4
$\begingroup$

Suppose Y is a mixture distribution defined as follows:

1

If 2 are beta distributed random variables (making Y a mixture of three beta distributions); and 3 are the 95th percentiles of the densities of Y and X1 respectively (similarly for X2 and X3), is it necessarily true that:

4

And does this hold for any rv's X1, X2, X3 that are defined over a positive range? Intuitively it makes sense that it does, but there may be something I haven't considered.

Thanks.

$\endgroup$
2
  • 2
    $\begingroup$ Consideration of cases where there are just two variables and one of them is certainly less than the other should quickly and clearly indicate why such a formula cannot possibly be correct. $\endgroup$
    – whuber
    Aug 8, 2017 at 17:05
  • $\begingroup$ Yes, you are of course correct (sorry, it's 3AM here) $\endgroup$
    – Anna Efron
    Aug 8, 2017 at 17:21

1 Answer 1

3
$\begingroup$

In general, NO.

Consider the simpler case of two different (independent) beta variables -- say a beta(1,2) and a beta(2,1). In that particular case a 50-50 mixture is standard uniform, which has 0.95 quantile equal to 0.95.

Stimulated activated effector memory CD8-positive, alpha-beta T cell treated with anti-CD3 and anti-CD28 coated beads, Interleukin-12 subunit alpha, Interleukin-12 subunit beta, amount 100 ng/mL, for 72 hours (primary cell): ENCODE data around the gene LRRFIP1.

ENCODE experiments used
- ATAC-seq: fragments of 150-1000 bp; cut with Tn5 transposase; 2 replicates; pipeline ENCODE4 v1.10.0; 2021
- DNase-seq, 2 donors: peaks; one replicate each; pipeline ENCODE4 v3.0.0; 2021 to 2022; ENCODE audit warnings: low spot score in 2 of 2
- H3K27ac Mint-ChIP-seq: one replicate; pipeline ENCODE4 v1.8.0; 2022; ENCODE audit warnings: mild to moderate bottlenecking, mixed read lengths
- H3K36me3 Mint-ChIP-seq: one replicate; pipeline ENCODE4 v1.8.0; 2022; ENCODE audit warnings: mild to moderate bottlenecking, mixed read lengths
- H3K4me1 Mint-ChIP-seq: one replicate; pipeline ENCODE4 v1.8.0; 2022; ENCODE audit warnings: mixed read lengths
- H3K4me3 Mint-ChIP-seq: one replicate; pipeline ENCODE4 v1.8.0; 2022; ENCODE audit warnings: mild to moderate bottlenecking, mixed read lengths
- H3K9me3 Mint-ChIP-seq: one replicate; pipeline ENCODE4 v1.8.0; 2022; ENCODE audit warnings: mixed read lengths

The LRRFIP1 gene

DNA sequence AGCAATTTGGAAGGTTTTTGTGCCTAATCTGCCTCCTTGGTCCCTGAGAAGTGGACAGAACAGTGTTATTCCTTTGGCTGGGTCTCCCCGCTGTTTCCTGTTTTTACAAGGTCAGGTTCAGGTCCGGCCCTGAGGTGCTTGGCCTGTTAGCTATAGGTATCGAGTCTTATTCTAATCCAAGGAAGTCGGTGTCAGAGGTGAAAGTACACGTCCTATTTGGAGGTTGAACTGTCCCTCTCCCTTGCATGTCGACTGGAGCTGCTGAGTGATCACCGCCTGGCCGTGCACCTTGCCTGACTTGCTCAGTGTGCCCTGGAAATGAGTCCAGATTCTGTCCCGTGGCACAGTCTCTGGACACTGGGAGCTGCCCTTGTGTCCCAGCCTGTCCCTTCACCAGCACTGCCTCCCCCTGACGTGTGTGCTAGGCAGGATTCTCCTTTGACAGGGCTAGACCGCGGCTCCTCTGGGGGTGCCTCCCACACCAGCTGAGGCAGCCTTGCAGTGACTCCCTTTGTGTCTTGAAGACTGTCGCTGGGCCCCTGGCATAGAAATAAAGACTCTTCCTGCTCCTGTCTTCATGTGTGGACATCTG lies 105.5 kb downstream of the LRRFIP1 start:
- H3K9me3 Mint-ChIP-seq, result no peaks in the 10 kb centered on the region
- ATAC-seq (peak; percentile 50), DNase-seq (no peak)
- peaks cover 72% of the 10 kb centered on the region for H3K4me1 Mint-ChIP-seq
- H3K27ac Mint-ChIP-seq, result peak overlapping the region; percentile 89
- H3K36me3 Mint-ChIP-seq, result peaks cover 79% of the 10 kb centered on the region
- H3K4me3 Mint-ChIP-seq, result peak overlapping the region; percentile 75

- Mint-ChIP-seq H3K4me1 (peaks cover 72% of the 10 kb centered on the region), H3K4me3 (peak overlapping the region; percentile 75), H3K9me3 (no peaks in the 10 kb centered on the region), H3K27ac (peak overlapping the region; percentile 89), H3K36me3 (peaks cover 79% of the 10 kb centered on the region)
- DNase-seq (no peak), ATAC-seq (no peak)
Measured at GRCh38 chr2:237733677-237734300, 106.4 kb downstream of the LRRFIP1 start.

The weighted average of the two quantiles of the components is smaller than that (it's about 0.8755):

> qbeta(.95,1,2)
[1] 0.7763932
> qbeta(.95,2,1)
[1] 0.9746794

(This was the first example I tried, but knowing that quantiles are not linear in general, I expected almost any random example should fail unless it was a special case.)

[whuber's example in comments is an especially simple and compelling one -- but I wanted to show that it was still clearly the case for beta random variables - which overlap completely, since they're all on the unit interval]

$\endgroup$

Your Answer

By clicking “Post Your Answer”, you agree to our terms of service and acknowledge you have read our privacy policy.

Not the answer you're looking for? Browse other questions tagged or ask your own question.